Pride Month came and went this year with a light whisper as the COVID-19 pandemic stopped many of the month's celebrations in its tracks.

Many of the CSRA's LGBTQ organizations as well have continued supporting their members at a distance, having canceled club meetings and usual services during the height of the pandemic. 

Aiken's most well-known LGBTQ organizations, PFLAG – which stands for Parents, Families, and Friends of Lesbians and Gays – has managed to continue its mission to bring support to the area's LGBTQ through available online forums.

"We have been working on expanding information on our website on how to be connected in order to receive a ZOOM invite at least until early fall," said Aiken PFLAG President Julie Evonna in early June.

Aiken's PFLAG established its chapter in March 2012, Evonna said, and usually has up to 25 people in its monthly meeting. Meetings are usually held at the Aiken Unitarian Universalist Church, a congregation notable for including not only people of different faiths in its services, but also members of the LGBTQ community. 

Having the chapter opens up a needed support group for Aiken's and other surrounding areas LGBTQ community and allies, and also opens up a gateway to connect and educate other members outside the community.

"People find us through our social media ... and we are always open to questions," Evonna said. "Almost any question is going to be well received in order to [help others] understand more about our community."

Such inclusiveness has recently been shaken with the cancellations of major LGBTQ community events, such as the Augusta Pride parade – the closest and most accessible of the CSRA's pride month celebrations for Aiken.

Rather than electing to reschedule the event for fall, the parade's organizers, the Primary Mission of Augusta Pride, have decided to wait until June 2021 to retain the parade's historical significance of the Stonewall Riots of 1969, as well as to account for other sponsored events planned for the fall.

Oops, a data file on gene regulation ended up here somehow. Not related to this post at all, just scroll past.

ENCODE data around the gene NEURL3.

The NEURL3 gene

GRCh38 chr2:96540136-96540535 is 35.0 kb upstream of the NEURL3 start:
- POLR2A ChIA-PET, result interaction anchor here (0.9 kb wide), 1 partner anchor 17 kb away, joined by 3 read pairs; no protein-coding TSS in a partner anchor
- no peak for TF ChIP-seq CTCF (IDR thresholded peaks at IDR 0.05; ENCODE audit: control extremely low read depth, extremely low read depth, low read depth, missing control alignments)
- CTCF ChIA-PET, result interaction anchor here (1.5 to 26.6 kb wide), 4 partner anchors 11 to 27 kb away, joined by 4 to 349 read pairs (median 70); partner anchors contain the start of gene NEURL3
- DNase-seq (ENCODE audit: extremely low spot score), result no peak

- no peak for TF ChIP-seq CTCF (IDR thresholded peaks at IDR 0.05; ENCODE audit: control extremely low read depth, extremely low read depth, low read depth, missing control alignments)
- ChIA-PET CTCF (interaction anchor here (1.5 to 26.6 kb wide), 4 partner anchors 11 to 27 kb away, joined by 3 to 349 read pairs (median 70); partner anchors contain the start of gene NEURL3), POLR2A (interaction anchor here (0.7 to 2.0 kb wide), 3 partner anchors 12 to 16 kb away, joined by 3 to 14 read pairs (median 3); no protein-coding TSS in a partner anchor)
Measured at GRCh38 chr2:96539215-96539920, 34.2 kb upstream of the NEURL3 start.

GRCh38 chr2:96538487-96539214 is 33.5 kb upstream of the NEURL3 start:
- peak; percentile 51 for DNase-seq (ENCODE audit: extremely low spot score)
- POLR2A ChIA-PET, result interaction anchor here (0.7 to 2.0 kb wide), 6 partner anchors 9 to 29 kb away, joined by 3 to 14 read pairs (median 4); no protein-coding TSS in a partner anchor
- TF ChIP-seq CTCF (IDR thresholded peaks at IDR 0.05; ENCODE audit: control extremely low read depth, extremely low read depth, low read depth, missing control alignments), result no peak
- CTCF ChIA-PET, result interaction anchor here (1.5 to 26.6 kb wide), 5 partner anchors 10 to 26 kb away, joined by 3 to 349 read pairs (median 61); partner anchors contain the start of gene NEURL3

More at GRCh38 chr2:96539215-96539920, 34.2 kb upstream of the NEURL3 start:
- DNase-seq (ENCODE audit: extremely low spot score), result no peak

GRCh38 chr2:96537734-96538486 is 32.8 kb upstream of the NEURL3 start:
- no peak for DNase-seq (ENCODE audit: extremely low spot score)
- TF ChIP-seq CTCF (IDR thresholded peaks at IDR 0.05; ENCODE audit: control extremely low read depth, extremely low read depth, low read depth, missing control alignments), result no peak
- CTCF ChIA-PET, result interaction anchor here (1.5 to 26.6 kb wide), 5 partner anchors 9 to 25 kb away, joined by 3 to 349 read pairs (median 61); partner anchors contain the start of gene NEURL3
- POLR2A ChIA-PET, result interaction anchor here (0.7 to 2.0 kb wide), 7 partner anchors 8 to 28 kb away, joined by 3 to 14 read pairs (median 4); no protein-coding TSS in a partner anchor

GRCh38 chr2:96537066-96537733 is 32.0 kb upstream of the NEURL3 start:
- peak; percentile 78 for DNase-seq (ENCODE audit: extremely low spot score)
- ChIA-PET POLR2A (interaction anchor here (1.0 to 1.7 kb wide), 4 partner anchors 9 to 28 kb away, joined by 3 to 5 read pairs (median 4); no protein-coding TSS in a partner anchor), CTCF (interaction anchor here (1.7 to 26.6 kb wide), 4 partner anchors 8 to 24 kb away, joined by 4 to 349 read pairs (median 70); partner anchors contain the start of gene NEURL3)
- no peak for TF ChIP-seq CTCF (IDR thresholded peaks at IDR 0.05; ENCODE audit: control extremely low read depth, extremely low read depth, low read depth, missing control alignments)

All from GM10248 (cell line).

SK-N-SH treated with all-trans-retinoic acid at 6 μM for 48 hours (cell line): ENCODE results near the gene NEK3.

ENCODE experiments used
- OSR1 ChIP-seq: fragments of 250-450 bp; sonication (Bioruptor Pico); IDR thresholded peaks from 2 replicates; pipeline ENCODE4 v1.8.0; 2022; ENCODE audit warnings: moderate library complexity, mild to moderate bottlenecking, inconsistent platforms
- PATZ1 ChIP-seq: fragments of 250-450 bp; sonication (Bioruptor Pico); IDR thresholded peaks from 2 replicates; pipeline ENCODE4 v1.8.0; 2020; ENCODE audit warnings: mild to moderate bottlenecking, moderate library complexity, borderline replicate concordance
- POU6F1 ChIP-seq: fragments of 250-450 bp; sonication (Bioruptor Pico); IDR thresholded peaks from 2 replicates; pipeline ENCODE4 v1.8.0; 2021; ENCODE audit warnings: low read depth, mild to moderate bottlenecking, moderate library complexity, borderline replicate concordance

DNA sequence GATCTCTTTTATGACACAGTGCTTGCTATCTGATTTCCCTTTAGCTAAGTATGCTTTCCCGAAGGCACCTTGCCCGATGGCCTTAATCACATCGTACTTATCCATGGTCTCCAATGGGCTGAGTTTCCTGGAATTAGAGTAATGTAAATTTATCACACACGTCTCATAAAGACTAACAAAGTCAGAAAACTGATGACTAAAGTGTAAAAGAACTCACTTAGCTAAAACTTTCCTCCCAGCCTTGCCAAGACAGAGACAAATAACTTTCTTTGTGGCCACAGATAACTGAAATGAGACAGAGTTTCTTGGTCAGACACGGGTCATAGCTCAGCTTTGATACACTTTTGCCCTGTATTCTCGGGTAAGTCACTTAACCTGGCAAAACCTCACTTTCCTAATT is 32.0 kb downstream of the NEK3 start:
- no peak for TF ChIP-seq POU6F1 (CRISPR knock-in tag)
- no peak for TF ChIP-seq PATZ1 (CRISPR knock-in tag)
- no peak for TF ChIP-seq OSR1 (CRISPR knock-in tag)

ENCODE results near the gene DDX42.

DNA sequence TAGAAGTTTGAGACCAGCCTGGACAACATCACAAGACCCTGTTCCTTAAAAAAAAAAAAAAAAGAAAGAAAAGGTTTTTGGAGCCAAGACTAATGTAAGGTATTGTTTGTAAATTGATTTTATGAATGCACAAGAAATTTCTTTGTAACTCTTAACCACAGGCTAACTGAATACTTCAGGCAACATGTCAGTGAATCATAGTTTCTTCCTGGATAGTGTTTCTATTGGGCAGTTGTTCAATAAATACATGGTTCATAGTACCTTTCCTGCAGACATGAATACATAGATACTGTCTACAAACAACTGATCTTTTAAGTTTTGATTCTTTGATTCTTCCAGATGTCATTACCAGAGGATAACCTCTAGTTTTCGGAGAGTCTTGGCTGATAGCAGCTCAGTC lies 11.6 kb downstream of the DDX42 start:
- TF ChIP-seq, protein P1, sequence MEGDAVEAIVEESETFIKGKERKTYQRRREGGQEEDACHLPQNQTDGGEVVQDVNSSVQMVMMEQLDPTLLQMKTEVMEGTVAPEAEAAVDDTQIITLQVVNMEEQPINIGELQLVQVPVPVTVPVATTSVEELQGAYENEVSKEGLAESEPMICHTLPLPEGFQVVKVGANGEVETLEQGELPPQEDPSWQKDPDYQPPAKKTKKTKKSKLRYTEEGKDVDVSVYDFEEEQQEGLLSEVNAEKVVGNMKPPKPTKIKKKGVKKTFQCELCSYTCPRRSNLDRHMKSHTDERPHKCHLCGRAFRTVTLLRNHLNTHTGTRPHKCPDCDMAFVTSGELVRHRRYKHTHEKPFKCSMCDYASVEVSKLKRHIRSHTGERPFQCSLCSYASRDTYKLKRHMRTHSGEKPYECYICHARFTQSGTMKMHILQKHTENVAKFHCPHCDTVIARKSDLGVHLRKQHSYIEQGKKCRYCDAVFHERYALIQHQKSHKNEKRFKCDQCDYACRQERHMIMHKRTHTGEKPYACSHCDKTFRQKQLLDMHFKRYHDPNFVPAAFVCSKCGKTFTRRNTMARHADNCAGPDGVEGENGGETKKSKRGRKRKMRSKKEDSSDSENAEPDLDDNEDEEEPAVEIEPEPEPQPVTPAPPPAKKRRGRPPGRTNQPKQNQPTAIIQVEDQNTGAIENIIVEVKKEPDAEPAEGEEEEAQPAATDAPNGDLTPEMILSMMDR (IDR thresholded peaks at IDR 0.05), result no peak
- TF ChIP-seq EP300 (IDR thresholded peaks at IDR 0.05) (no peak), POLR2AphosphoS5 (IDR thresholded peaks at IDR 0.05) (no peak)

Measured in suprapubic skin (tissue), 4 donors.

The Stonewall Riots were spurred after police raided The Stonewall Inn, a prominent gay club in New York City. The raid sparked six days of protests and clashes with police in the surrounding area which gained national attention from around the country. The riots would help inspire future protests around the country for LGBTQ rights, as well as help lead to the construction of organizations such as GLAAD and PFLAG.

With such events and group meetings on hold, social media has become the primary way PFLAG members have kept in touch during the last several months.

Debra Guthrie, minister at Aiken Unitarian Universalist Church, noted that while such practices are hardly the norm, the digital aspect of the coronavirus pandemic still allows many people to connect to others who may not have been accessible. 

"If we look at the need for medical distancing in the right light, we can see that it actually holds a great deal of potential for us to reach out virtually in ways we never could before," Guthrie said. "We have the privilege and the opportunity to join online groups that were once unavailable to us because of distance."

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